1997 Volume 75 Issue 2 Pages 135-143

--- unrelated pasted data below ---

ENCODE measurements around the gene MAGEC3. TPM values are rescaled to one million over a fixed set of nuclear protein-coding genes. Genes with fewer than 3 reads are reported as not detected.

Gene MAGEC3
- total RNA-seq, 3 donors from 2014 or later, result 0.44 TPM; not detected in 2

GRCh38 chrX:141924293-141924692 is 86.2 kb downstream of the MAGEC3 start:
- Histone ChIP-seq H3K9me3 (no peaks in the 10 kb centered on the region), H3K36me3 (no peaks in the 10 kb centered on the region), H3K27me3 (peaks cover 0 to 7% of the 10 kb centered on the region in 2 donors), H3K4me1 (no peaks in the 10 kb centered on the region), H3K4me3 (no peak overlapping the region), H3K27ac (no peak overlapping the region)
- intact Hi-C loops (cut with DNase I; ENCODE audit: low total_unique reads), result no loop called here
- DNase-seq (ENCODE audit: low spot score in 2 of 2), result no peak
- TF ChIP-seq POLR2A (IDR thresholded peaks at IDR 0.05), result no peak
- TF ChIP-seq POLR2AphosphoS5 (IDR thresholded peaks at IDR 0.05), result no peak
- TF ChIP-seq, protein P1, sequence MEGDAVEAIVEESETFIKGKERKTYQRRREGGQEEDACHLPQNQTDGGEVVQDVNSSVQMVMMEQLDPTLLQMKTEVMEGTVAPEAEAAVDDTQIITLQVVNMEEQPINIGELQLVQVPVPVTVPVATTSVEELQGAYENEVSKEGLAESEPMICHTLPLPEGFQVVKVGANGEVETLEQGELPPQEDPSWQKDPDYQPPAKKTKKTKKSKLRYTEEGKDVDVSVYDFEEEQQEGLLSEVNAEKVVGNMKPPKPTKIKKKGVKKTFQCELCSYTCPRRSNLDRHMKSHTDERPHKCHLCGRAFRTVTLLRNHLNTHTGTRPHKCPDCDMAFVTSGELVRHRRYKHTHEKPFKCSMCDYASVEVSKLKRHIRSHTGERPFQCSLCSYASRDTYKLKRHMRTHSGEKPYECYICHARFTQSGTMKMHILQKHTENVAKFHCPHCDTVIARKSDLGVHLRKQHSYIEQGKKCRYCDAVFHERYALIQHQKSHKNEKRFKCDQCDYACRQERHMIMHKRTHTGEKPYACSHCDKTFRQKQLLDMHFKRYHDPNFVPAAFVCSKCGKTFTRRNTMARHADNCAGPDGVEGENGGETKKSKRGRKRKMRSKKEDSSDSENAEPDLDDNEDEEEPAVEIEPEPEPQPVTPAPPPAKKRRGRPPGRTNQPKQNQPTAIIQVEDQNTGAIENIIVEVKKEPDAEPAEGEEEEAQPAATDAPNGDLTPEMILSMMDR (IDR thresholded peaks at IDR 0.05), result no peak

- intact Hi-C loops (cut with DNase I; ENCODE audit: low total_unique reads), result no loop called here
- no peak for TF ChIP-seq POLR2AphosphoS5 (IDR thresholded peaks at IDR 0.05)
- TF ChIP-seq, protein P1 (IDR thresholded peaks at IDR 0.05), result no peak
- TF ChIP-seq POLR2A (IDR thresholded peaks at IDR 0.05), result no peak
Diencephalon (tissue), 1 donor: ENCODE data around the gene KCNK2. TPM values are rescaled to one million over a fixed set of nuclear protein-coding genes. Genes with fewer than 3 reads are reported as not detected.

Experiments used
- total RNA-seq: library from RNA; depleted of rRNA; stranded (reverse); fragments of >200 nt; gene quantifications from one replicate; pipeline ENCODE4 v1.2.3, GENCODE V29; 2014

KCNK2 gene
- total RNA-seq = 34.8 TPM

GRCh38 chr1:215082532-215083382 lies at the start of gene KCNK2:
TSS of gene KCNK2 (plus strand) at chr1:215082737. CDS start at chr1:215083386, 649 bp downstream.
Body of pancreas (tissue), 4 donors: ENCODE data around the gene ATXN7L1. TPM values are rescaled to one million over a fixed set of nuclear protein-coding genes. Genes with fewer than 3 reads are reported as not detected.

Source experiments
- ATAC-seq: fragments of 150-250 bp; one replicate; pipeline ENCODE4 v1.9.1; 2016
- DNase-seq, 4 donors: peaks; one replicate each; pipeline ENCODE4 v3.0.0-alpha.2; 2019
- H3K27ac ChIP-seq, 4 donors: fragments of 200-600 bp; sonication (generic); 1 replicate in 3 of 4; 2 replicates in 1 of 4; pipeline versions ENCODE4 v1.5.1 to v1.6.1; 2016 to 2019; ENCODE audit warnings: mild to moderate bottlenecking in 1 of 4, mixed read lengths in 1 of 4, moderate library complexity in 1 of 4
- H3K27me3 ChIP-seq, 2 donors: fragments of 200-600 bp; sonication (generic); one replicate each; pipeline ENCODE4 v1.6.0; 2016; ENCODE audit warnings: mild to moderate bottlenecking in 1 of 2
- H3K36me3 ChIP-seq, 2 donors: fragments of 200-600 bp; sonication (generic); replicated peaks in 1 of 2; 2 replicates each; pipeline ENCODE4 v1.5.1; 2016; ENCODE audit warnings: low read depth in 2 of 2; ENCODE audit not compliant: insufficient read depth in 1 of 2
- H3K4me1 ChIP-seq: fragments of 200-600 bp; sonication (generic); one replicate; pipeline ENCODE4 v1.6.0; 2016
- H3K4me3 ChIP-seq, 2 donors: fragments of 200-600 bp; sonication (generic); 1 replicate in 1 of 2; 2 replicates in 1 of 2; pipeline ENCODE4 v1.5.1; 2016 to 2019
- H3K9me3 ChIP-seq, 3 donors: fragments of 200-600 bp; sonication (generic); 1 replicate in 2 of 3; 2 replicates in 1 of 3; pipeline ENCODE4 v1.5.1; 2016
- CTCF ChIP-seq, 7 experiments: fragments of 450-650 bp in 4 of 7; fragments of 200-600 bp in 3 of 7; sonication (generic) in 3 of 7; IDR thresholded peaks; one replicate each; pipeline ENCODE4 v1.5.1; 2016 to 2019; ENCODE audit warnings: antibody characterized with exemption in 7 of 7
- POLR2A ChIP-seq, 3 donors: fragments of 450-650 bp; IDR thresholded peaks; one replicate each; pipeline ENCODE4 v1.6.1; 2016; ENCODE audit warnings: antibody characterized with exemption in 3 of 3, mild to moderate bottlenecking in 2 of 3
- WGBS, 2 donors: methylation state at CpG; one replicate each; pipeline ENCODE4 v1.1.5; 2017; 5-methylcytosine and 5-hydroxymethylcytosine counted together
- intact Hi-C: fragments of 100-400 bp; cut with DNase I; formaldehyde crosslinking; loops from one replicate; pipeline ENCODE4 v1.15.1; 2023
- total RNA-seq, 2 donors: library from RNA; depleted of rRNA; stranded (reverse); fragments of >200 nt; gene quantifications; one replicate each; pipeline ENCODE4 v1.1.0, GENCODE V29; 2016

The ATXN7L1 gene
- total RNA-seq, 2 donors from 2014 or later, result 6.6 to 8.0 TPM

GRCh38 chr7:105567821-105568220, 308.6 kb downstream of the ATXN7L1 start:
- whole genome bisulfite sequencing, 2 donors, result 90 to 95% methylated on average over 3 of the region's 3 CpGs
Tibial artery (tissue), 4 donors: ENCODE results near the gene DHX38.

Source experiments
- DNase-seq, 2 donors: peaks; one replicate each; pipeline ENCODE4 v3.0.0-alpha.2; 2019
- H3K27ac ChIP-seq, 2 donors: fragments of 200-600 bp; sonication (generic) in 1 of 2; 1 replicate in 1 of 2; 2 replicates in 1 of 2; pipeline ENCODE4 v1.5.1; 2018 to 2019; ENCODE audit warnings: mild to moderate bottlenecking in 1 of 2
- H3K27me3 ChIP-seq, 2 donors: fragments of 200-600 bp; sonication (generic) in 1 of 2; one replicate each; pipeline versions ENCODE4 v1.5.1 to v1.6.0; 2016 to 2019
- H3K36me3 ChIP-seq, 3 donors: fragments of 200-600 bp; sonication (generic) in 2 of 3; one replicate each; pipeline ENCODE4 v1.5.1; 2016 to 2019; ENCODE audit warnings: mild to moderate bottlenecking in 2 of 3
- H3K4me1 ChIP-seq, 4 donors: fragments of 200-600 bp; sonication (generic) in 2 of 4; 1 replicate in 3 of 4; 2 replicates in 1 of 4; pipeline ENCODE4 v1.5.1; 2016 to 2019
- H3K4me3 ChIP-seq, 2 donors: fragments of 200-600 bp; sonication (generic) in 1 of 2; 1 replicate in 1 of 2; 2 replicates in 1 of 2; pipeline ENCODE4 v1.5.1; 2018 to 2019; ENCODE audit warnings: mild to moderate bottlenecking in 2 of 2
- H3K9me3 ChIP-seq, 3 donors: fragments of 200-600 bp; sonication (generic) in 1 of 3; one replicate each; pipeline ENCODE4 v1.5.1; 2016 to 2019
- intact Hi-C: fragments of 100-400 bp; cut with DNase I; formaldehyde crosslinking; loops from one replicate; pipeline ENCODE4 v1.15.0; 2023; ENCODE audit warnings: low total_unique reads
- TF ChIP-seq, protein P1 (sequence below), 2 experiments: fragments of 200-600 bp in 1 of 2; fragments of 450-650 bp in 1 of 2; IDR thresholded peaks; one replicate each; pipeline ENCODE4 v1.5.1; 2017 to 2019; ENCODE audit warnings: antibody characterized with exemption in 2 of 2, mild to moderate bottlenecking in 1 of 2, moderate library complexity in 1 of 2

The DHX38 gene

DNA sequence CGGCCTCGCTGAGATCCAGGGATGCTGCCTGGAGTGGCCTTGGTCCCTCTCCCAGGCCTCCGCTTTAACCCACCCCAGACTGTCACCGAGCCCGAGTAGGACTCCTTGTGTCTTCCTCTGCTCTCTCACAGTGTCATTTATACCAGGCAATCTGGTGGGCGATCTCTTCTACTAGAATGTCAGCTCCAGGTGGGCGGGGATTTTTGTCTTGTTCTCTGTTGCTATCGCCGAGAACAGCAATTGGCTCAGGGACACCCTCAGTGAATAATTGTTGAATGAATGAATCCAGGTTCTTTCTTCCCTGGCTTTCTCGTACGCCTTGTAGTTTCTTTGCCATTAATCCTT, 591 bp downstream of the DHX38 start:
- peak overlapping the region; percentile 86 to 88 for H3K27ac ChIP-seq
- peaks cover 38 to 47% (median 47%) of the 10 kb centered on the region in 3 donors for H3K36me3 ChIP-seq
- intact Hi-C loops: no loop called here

γ-Carboxyglutamic acid (Gla)-containing protein, synthesized in the presence of vitamin K, has been found in atherogenic plaques, but the pharmacological effect of vitamin K on atherosclerosis is unclear. We examined whether vitamin K2 (menatetrenone) could affect the progression of both atherosclerosis and hypercoagulability in hypercholesterolemic rabbits. Vitamin K2 in daily doses of 1, 10 and 100 mg/kg was given with a 0.5% cholesterol diet for 10 weeks to 8 rabbits each. The plasma levels of totalcholesterol in the vitamin K2-treated groups were clearly lower than that of the hypercholesterolemic control group. The excessive dose of vitamin K2, even at the high dose of 100 mg/kg/day for 10 weeks, did not accelerate the progression of atherosclerosis and did not promote the coagulative tendency in the rabbits. In contrast, the vitamin K2 treatment (1 to 10 mg/kg/day) suppressed the progression of atherosclerotic plaques, intima-thickening and pulmonary atherosclerosis, the increase of ester-cholesterol deposition in the aorta, and both the elevation in plasma factor X level and increase in Hepaplastin ® test value in the rabbits. These results indicate that the pharmacological dose of vitamin K2 prevents both the progression of atherosclerosis and the coagulative tendency by reducing the total-cholesterol, lipid peroxidation and factor X activity in plasma, and the ester-cholesterol deposition in the aorta in hypercholesterolemic rabbits.